3. An Employer Identification Number is used to identify a business entity. Generally, businesses need an EIN. Visit IRS.gov for more information about whether you will need an EIN. You can also apply for an EIN online at IRS.gov.
  4. Good records will help you ensure successful operation of your new business. You may choose any recordkeeping system suited to your business that clearly shows your income and expenses. Except in a few cases, the law does not require any special kind of records. However, the business you are in affects the type of records you need to keep for federal tax purposes.
  5. Every business taxpayer must figure taxable income on an annual accounting period called a tax year. The calendar year and the fiscal year are the most common tax years used.
  6. Each taxpayer must also use a consistent accounting method, which is a set of rules for determining when to report income and expenses. The most commonly used accounting methods are the cash method and an accrual method. Under the cash method, you generally report income in the tax year you receive it and deduct expenses in the tax year you pay them. Under an accrual method, you generally report income in the tax year you earn it and deduct expenses in the tax year you incur them.

IRS Publication 583, Starting a Business and Keeping Records, provides basic federal tax information for people who are starting a business. This publication is available on IRS.gov or by calling 800-TAX-FORM (800-829-3676).  Visit the Business section of IRS.gov for resources to assist entrepreneurs with starting and operating a new business.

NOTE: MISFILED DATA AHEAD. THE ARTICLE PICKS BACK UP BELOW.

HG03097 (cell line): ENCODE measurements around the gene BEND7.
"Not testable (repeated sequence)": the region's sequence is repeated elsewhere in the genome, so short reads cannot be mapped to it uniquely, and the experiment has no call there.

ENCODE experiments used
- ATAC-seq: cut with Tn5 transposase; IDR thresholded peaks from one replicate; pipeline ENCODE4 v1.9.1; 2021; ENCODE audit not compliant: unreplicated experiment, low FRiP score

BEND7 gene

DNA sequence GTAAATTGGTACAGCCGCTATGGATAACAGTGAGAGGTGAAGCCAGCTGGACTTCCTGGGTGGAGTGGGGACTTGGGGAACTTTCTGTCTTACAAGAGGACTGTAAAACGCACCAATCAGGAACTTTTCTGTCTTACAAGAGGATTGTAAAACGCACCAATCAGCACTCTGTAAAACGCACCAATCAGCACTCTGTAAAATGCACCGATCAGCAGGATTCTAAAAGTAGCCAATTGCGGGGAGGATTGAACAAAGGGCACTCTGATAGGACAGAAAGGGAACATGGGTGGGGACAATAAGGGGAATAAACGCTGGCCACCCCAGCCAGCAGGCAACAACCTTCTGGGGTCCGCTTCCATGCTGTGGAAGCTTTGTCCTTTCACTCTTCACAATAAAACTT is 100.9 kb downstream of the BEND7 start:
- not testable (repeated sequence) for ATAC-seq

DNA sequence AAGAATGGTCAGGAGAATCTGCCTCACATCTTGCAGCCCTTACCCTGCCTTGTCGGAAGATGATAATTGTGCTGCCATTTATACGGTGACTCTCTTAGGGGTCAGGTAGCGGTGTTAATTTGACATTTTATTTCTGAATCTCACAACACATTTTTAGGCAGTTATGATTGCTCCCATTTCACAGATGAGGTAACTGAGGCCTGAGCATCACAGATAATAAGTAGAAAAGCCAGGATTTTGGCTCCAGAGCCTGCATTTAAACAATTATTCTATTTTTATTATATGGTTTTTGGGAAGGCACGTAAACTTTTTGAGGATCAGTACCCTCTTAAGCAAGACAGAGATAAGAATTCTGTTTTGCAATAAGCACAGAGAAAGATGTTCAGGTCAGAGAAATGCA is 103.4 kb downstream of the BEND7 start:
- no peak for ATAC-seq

Article Source: IRS Summertime Tax Tip 2010-05

For more tips, visit www.irs.gov

Did You Know?

Fifty-eight of the 100 U.S. employers surveyed have formal, environmentally friendly workplace programs, and nearly all have recycling and paper-reduction programs. Other efforts:

  • 85 percent use the Web and/or teleconferencing.
  • 78 percent have internal green communication programs to reduce paper usage.
  • 72 percent use online HR communications.
  • 58 percent have internal communication programs that offer employees tips and information on being environmentally friendly.
  • 57 percent use online summary plan descriptions.
  • 57 percent offer telecommuting.
  • 52 percent offer a rideshare program.
  • Sixty-one percent of companies with green programs haven’t measured their cost savings. However, among those that have, nearly two-thirds realized savings in paper and electricity costs, and 49 percent reduced their heating and cooling costs.

    Operations and HR typically are the corporate departments responsible for green programs (50 percent and 47 percent, respectively).  – Article Source: SHRM Online Staff visit www.shrm.org for more!

    Social Security Number Verification Tips

    Q: What happens when a new hire’s social security trace comes up, “not a match” on the SSN system? A: You must communicate verbally and in writing with the employee.  First, the employee cannot work until the problem is resolved.  Second, the message is simple – “bring better documents” and give a reasonable deadline for them to respond.  In the letter, it is important to identify the consequences such as, “Your employment will terminate on (date) if you do not respond to this request by (date).”

    Legal Disclaimer: This article is intended for informational purposes only and by no means should replace or substitute other legal documents (governmental or non-governmental) reflecting similar content or advice. If you have any questions concerning your situation or the information provided, please consult with an attorney or an HR Professional.